Haje: Right. And I mean, Kickstarter is famously a B Corp. And there’s a bunch of really successful companies that care about this. And again, I think my big epiphany before we started this company, it’s like, Hey, if I’m starting another company, I am a choice. I get to make all these decisions. I get to decide what we care about, what we don’t care about. I get to decide who we hire, what our hiring strategies are. I get to choose who we give events to for free, and what the criteria are there. And I think just having that, so I am a really strong believer in that brand is really about personality. And the personality of our company is that we care about certain things, and that should flow through every part of the company.
Scott: Yeah. I love it. The brand is what you make of it, I totally agree about that. Let’s talk before, we’ve got to wrap up here in a few minutes, but there’s also something super cool about one of the decisions you’ve made, and who your company is, and what your personality is that you have an incredibly diverse team that you’ve assembled. Maybe talk about that a little bit?
Haje: I have run a bunch of companies now. And at some point, during each of the companies I came to realization, which is that I’m surrounded by white guys. And we get the work done, but also, I’m like, Look, if I am literally the CEO of a company, it means that I made choices at some point that meant that we ended up where we are today. And if I’m unhappy now, then that is 100% on my back. That is my fault, and I hold up my hands. And a lot of the time, by the time I finally got around to thinking about that, it meant it was essentially too late. Either because the company was already in a downward trajectory, or because culturally it is so strong that you scare away more diverse hires. You don’t want to be the first lesbian black woman to join a massive group of just dudes sitting around. And so, we took a different approach with this one. And actually, now we are 60% of women on the team, our entire development team is women. And the way we solve problems is notably different than any other company I’ve worked in. The bulk of our development team is actually in Egypt, in Cairo. And it works from a time zone point of view because, in fact I’m the only person out here in the US, the rest of my team is all in Europe and in Africa. But it works from a time zone point of view, it works from a who we want to be point of view. And I think it’s delightful to learn a lot about cultural differences, how you integrate people into teams, but also how to accommodate various people’s needs, and quirks, and foibles. And I think that is really how you build a company for people who love people.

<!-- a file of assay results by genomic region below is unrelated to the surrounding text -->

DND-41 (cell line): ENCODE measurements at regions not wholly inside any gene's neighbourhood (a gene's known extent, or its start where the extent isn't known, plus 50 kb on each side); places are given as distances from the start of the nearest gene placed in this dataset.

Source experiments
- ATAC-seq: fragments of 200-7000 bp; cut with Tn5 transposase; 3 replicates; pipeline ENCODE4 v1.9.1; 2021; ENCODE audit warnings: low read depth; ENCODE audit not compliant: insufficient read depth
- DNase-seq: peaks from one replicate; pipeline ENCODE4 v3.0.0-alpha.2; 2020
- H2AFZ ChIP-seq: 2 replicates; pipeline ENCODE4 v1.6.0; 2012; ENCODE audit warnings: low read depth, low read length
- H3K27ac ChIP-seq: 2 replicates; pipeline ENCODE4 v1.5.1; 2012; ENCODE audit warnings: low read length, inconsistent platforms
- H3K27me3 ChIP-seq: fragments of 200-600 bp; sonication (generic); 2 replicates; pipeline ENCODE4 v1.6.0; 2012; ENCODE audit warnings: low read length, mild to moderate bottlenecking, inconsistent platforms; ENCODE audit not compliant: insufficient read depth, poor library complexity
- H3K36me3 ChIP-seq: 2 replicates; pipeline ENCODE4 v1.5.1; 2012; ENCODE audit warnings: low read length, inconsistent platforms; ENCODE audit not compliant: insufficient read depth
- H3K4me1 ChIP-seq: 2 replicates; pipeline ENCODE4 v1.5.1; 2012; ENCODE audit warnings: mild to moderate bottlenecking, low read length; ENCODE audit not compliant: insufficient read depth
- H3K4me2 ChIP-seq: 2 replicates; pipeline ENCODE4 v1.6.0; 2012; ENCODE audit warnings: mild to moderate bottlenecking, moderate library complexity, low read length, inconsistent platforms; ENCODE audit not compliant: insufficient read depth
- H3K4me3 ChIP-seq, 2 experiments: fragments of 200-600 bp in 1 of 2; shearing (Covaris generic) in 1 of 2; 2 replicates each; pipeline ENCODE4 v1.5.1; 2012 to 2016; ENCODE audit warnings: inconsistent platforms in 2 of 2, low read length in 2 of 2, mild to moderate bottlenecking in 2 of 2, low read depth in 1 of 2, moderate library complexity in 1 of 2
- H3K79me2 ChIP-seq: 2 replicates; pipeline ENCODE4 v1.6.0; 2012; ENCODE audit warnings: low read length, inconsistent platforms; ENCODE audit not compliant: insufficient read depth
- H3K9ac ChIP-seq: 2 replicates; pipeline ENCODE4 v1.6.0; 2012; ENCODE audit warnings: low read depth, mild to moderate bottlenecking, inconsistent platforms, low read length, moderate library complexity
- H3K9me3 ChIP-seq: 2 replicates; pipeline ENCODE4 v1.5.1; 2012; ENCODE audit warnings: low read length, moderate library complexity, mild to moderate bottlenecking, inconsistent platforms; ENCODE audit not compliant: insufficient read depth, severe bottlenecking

Scott: Yeah, I love it. And I think it’s really a testament to your experience and that you care, that you started doing that right away in Konf. Instead of like you said in prior companies, you may have gotten to 10, 20, 30, 40 people, and then all of a sudden, the culture [inaudible 00:30:51]. Not only can you not recruit the kind of people you want, but they’re not going to be successful maybe.